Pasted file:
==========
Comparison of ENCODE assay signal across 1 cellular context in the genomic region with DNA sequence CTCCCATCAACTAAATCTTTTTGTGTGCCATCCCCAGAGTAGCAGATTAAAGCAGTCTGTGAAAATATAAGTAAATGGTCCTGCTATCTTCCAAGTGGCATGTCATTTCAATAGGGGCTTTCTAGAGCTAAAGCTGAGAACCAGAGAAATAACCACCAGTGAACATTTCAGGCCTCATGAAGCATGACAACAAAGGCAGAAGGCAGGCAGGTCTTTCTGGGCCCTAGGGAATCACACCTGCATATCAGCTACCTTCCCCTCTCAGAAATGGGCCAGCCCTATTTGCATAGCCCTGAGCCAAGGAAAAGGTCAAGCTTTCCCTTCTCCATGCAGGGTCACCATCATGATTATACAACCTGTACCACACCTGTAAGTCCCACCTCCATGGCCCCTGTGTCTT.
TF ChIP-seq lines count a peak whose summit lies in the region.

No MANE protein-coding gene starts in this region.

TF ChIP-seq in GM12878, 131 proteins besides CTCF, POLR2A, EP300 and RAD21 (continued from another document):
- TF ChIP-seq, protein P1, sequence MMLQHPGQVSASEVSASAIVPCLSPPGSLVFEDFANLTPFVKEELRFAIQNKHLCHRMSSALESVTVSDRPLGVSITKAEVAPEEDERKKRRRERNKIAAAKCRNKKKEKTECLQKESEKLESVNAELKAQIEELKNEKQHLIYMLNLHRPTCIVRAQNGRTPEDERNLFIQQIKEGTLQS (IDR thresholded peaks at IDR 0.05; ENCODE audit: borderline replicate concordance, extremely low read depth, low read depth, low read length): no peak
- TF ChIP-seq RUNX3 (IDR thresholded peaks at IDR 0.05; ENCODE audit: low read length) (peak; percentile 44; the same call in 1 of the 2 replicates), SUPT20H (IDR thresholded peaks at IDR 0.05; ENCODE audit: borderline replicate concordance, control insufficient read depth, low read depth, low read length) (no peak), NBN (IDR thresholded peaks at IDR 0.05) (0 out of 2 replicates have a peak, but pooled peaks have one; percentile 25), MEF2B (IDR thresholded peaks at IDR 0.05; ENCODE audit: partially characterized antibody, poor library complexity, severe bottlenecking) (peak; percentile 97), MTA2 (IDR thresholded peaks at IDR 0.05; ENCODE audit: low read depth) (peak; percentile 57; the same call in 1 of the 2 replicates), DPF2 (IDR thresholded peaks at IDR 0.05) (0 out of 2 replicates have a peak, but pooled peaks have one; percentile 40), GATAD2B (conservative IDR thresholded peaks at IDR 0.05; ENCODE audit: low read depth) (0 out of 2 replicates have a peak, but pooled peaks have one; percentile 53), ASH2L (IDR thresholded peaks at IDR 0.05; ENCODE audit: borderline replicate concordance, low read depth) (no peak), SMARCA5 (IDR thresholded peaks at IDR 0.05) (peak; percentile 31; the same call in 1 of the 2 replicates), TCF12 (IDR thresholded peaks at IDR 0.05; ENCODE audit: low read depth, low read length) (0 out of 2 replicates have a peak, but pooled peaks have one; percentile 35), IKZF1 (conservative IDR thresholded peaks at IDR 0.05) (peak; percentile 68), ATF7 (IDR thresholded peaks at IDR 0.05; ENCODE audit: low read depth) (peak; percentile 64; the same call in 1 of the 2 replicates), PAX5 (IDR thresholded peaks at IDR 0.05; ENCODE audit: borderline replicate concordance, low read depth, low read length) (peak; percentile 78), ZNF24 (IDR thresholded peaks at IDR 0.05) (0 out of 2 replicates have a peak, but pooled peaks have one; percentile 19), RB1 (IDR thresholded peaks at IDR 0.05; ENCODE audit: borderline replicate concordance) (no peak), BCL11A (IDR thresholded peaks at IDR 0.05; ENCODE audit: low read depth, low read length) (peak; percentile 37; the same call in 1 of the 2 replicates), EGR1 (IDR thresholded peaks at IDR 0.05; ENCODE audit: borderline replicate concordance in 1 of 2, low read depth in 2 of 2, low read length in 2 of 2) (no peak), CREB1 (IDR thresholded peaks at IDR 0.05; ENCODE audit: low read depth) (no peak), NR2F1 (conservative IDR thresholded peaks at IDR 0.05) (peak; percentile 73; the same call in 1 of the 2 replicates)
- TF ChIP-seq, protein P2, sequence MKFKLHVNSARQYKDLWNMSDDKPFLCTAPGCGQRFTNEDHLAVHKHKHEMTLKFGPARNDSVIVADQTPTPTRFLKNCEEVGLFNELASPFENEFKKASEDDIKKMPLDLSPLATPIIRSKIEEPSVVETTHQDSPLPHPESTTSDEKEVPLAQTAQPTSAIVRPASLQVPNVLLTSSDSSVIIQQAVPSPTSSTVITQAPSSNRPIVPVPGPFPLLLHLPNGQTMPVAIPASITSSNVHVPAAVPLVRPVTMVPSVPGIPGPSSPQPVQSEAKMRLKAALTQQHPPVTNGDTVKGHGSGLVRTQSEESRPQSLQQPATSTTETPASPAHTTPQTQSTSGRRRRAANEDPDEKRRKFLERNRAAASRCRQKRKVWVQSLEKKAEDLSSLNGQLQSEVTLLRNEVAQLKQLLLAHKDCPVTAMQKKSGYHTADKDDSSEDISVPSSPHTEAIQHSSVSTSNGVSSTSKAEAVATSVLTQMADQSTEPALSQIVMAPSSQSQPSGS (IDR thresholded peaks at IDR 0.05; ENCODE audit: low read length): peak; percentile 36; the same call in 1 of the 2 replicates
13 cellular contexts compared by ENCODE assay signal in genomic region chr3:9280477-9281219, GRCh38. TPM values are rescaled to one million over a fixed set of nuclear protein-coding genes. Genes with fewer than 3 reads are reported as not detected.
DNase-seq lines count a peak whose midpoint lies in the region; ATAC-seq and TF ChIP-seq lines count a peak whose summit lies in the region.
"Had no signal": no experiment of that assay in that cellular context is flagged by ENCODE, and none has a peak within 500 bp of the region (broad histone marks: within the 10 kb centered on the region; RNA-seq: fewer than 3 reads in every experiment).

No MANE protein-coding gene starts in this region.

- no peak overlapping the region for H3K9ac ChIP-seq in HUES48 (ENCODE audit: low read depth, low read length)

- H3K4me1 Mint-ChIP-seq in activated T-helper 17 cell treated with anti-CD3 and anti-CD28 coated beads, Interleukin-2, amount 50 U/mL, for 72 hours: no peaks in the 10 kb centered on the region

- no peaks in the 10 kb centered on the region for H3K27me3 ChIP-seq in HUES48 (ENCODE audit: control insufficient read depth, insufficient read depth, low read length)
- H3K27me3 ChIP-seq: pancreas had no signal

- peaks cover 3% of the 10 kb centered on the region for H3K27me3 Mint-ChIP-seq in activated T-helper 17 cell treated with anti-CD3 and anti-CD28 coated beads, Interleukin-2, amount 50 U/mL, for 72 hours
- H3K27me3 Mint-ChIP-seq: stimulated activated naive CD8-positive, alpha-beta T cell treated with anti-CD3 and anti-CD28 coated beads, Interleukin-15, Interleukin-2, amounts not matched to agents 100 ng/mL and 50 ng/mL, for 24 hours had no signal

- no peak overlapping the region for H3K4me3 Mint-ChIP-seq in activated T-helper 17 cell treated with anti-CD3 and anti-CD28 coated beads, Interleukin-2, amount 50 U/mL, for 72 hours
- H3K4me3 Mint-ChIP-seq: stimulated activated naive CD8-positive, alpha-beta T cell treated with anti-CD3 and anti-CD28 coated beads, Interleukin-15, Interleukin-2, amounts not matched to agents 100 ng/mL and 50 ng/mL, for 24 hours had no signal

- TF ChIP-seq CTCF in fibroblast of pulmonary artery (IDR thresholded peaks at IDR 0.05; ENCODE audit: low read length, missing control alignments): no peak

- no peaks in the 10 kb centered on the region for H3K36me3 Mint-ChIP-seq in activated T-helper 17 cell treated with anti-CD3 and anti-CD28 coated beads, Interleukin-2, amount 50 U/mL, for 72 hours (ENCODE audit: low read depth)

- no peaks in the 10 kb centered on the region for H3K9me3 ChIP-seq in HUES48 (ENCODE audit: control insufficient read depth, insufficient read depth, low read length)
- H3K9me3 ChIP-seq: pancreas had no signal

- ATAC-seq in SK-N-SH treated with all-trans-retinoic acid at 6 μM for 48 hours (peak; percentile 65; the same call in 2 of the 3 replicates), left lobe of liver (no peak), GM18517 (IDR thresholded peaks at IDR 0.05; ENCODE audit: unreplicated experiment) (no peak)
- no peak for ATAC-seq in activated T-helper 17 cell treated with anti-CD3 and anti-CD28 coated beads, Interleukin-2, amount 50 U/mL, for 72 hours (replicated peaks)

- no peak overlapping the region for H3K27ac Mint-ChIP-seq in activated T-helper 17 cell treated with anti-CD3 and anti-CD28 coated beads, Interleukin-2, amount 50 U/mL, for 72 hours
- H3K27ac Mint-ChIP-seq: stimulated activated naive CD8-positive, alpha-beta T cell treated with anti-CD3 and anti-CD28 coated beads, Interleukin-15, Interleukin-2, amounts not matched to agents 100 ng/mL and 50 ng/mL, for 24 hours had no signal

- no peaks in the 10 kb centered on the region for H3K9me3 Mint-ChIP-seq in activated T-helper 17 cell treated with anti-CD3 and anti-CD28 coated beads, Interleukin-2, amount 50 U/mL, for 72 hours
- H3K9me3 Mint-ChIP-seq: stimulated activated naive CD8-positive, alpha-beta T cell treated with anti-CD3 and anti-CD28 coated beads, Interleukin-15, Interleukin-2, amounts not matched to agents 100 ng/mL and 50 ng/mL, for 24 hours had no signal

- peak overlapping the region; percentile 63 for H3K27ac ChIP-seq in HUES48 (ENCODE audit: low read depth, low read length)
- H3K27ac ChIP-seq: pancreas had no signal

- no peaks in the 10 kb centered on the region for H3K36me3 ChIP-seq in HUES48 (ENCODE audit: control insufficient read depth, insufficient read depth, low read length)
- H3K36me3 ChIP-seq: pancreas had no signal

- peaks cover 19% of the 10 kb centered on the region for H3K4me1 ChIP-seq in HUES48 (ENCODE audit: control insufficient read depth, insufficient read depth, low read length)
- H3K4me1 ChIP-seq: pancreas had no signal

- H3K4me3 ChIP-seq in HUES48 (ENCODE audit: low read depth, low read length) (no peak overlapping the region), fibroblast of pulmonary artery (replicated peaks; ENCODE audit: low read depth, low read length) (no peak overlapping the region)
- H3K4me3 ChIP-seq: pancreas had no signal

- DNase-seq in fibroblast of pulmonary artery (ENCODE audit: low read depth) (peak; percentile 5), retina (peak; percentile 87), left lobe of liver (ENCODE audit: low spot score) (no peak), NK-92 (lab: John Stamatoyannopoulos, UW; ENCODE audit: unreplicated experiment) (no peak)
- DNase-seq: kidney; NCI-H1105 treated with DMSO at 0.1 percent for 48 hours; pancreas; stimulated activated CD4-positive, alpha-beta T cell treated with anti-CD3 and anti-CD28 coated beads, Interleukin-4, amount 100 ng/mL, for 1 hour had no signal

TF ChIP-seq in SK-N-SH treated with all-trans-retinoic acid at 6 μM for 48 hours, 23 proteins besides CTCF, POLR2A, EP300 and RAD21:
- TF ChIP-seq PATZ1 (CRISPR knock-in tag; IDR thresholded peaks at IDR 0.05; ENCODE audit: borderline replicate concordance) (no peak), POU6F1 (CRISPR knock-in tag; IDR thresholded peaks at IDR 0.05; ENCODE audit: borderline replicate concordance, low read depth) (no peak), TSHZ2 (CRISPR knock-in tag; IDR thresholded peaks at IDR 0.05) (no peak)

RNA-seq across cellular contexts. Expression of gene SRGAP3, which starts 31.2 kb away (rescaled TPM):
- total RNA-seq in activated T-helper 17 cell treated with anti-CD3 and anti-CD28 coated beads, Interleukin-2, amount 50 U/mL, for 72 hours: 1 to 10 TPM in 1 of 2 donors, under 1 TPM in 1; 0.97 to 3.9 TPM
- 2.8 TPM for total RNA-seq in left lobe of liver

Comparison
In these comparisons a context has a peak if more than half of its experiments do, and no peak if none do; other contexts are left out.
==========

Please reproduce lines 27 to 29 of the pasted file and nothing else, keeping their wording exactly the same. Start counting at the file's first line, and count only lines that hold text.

- H3K27ac Mint-ChIP-seq: stimulated activated naive CD8-positive, alpha-beta T cell treated with anti-CD3 and anti-CD28 coated beads, Interleukin-15, Interleukin-2, amounts not matched to agents 100 ng/mL and 50 ng/mL, for 24 hours had no signal

- no peaks in the 10 kb centered on the region for H3K9me3 Mint-ChIP-seq in activated T-helper 17 cell treated with anti-CD3 and anti-CD28 coated beads, Interleukin-2, amount 50 U/mL, for 72 hours
- H3K9me3 Mint-ChIP-seq: stimulated activated naive CD8-positive, alpha-beta T cell treated with anti-CD3 and anti-CD28 coated beads, Interleukin-15, Interleukin-2, amounts not matched to agents 100 ng/mL and 50 ng/mL, for 24 hours had no signal